What an umpire has to put up with nowadays boggles the mind. Barry Richards's observation about Australians - 'The only time you see one walk is if his car has run out of petrol' - now applies to everyone, and yet, having withdrawn their assistance from the decision-making process, players appear to think that it is perfectly in order to become rebellious when the verdict goes against them.
Batsmen who thin-edge a catch are prone to start rubbing a part of their anatomy that was nowhere near the ball's flight path, and the one time they are guaranteed to point animatedly at the edge of the bat is when they are the subject of an lbw appeal.
Bowlers and fielders are more choreographed than a male voice choir when it comes to appealing for catches, and instead of a simple 'Owzat?' they will often embark upon an orgy of hugging and self-congratulation - as if the edge was so self-evident that a formal appeal is an insult to the umpire's intelligence.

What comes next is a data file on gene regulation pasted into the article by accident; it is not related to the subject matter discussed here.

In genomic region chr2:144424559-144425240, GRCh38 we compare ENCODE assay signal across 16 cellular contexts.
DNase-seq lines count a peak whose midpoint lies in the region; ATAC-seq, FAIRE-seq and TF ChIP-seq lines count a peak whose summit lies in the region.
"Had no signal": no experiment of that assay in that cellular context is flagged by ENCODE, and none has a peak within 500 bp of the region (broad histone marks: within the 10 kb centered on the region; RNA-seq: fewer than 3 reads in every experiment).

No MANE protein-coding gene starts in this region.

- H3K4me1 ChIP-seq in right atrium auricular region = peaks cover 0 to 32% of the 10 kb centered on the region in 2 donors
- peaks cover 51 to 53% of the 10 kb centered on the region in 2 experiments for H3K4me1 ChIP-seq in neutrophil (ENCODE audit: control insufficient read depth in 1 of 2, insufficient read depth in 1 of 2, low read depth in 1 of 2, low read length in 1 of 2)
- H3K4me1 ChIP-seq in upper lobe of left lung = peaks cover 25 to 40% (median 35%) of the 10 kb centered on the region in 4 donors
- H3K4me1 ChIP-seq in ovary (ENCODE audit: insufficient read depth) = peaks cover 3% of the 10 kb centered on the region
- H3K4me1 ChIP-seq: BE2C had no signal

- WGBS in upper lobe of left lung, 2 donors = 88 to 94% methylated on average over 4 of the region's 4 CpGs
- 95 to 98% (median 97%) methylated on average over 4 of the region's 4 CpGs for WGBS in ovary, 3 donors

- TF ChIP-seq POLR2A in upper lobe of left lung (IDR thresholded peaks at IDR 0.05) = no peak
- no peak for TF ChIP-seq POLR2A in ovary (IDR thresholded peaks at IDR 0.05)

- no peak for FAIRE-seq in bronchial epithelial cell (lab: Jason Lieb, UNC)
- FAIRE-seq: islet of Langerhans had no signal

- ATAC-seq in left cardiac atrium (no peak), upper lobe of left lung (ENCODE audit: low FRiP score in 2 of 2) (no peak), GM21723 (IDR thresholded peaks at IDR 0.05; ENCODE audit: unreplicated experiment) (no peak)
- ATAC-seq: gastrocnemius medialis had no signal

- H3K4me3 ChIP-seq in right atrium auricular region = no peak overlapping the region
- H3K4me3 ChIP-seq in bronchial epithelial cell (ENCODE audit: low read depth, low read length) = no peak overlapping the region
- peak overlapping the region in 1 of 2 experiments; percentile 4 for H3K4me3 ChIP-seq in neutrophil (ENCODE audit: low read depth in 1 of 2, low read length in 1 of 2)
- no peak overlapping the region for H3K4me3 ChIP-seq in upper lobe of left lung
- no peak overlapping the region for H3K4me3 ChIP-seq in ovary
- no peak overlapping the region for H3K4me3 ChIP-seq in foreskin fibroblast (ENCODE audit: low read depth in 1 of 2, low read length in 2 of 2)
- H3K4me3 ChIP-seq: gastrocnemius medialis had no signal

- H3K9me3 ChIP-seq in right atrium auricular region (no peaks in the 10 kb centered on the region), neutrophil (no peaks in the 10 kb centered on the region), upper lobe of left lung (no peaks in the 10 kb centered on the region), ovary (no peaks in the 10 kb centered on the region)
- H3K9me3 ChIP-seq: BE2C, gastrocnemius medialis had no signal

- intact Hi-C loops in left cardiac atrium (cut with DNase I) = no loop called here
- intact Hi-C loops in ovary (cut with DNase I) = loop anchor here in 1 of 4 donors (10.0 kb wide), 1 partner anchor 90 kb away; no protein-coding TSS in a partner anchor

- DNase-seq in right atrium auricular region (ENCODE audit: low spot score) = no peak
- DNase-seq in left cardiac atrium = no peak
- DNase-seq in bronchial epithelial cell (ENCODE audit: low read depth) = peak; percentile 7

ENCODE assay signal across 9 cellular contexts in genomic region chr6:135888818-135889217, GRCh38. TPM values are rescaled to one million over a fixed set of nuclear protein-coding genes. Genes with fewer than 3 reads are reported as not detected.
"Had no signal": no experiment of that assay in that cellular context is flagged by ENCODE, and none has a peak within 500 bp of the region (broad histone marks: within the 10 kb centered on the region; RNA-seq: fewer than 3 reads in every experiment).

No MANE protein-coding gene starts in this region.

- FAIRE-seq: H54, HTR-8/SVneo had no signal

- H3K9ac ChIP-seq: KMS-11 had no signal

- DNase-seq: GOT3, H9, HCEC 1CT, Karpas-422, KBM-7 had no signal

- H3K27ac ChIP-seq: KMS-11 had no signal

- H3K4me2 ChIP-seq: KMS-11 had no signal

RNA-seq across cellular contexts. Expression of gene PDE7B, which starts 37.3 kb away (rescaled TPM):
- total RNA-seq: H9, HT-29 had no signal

If the verdict is 'out', spectators usually have time to nip off for a pie and a pint before the batsman has vacated the crease, while 'not out' produces a collective body language from the fielding side intended to convey to the crowd that the umpire is in urgent need of a white stick and a guide dog.
In a newspaper article penned in the aftermath of Old Trafford, Imran Khan, the former Pakistan captain, came out with so much claptrap that no one can be in any doubt as to what an umpire has to put up with in terms of modern player thinking.
The Roy Palmer business, according to Imran, blew up 'because an umpire who was not sure of himself tried to stamp his authority by demanding, rather than commanding, respect. Maybe someone should have a word with umpire Palmer and ask him why a normally disciplined cricketer like Aqib (Javed) lost his cool with him,' he wrote.
'The reason (it) blew up was because Aqib was warned for intimidatory bowling. Surely by definition, since a fast bowler can only bowl one bouncer per over, it should no longer be possible for a bowler to be intimidatory. Aqib was warned for a ball that was short of a length and (Devon) Malcolm ducked into it. It was clearly not the bowler's fault. . .yet ridiculously the bowler was penalised for it.'